Appeals from the Superior Court of the District of Columbia; (Hon. Peter H. Wolf, Trial Judge)
Before Ferren,* Schwelb, and King, Associate Judges. Opinion for the court: Per Curiam. Separate opinion by Associate Judge King. Separate opinion by Associate Judge Ferren. Separate opinion by Associate Judge Schwelb.
The opinion of the court was delivered by: Per Curiam
PER CURIAM: The convictions of appellants Riley and Davis and all convictions of appellant Allen, except the conviction for subornation of perjury, are affirmed for the reasons set forth in the opinion by Judge King which is joined (except as to Allen's subornation conviction) by Judge Ferren and judge Schwelb. The conviction of appellant Allen for subornation of perjury is reversed for the reasons set forth in the separate opinions of Judge Ferren and judge Schwelb; Judge King Dissents from the reversal of that conviction for the reasons set forth in his separate opinion.
Affirmed in part, reversed in part.
KING, Associate Judge: Appellants Julian Riley, Everett Allen III, and Linwood Davis *fn1 were charged with armed assault with intent to kill, *fn2 armed mayhem, *fn3 possession of a firearm during a crime of violence ("PFCV"), *fn4 and carrying a pistol without a license ("CPWL") *fn5 based on their alleged participation in the shooting of Pernell Gibson on February 12, 1991. In addition, Riley, Davis, and Murphy were charged with perjury before the grand jury, and Allen and Davis were charged with subornation of perjury *fn6 and obstruction of Justice *fn7 for their actions related to witnesses subpoenaed to testify before the grand jury.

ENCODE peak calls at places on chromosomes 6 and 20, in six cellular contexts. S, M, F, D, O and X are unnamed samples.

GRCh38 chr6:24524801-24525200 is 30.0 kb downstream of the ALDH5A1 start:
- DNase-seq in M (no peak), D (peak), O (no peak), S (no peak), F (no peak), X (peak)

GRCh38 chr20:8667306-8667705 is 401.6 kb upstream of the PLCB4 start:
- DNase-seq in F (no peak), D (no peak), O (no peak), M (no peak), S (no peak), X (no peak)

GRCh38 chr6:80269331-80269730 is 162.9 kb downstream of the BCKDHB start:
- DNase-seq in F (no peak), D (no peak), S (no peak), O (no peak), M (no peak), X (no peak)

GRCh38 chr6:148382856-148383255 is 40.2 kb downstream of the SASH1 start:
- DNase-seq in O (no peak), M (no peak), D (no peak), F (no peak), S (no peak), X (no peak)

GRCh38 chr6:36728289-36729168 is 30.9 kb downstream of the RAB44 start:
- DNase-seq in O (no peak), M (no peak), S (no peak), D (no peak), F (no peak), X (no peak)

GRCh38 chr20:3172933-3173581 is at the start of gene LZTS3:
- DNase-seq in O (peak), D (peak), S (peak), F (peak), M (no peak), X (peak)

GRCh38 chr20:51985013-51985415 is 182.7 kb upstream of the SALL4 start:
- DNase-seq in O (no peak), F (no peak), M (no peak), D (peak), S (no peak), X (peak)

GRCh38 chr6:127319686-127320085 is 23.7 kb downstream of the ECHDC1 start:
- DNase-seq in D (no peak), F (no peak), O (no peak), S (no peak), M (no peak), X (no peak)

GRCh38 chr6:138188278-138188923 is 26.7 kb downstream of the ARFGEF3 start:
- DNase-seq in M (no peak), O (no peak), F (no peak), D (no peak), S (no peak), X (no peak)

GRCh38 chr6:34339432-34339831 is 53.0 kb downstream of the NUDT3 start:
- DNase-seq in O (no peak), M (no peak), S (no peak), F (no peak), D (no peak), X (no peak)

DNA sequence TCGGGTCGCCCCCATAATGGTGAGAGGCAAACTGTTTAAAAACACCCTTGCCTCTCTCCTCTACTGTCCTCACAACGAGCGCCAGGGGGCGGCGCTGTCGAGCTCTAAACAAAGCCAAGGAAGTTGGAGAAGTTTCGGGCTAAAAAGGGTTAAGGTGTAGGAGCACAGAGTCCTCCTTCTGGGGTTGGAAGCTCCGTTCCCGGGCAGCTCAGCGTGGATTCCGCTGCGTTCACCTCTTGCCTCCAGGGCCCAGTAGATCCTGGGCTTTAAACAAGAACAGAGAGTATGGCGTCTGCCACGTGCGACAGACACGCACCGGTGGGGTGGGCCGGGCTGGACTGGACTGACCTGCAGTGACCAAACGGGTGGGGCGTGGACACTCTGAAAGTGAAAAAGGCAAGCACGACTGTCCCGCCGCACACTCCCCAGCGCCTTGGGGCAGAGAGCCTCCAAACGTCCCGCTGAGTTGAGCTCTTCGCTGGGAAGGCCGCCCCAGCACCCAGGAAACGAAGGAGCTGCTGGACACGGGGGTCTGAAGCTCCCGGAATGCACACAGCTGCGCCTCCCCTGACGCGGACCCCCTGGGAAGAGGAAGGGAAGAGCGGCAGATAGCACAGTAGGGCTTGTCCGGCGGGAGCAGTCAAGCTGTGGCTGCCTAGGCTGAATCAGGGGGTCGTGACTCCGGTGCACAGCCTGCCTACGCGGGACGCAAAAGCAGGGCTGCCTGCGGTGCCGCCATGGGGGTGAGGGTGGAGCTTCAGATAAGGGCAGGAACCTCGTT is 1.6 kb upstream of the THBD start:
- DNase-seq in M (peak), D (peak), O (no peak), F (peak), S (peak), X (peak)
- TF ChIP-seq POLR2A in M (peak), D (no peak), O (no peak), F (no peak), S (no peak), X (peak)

Riley was convicted of armed assault with intent to kill, armed mayhem, PFCV, CPWL, and perjury. Allen was convicted of simple assault as a lesser included offense of armed assault with intent to kill, obstruction of Justice, and subornation of perjury. Davis was convicted of simple assault as a lesser included offense of armed assault with intent to kill, obstruction of Justice, perjury, and attempted subornation of perjury as a lesser included offense of subornation of perjury.
On appeal, Allen contends there was insufficient evidence to convict him of obstruction of Justice. Davis contends the trial court erred both in admitting inadmissible hearsay and in permitting the victim to display his wound to the jury. He also contends that there was insufficient evidence to convict him of subornation of perjury and obstruction of Justice. Finally, Allen and Davis claim that since some of their convictions merge with each other, the trial court erred in imposing separate sentences for each offense. *fn8 We find no reversible error with respect to any of these claims. *fn9 Accordingly, we affirm each of those convictions. Appellant Allen also claims there was insufficient evidence to convict him of subornation of perjury. That conviction, for the reasons set forth in the separate opinions of Judge Ferren and judge Schwelb, is reversed; I Dissent for the reasons set forth in Part II. A. of this opinion.
At trial the government presented the following facts. On February 12, 1991, appellants, members of a group known as the "Q Street Gang," were at Allen's home playing video games. *fn10 During the course of the day, the gang members passed around Allen's .38 pistol. At some point, Allen received a phone call, became upset by the conversation that took place during the call, and then began to leave, stating he was going to go fight Pernell Gibson. The gang members followed, and as they left the room Allen handed the weapon to Riley, who took the weapon with him. The group walked to a nearby corner, and Allen entered a restaurant, returning a few moments later with Gibson. A fight ensued between the two, and the other gang members formed a circle around the fighters, occasionally throwing punches at Gibson. After Allen fell to the ground, Riley pulled out the pistol and shot Gibson at ...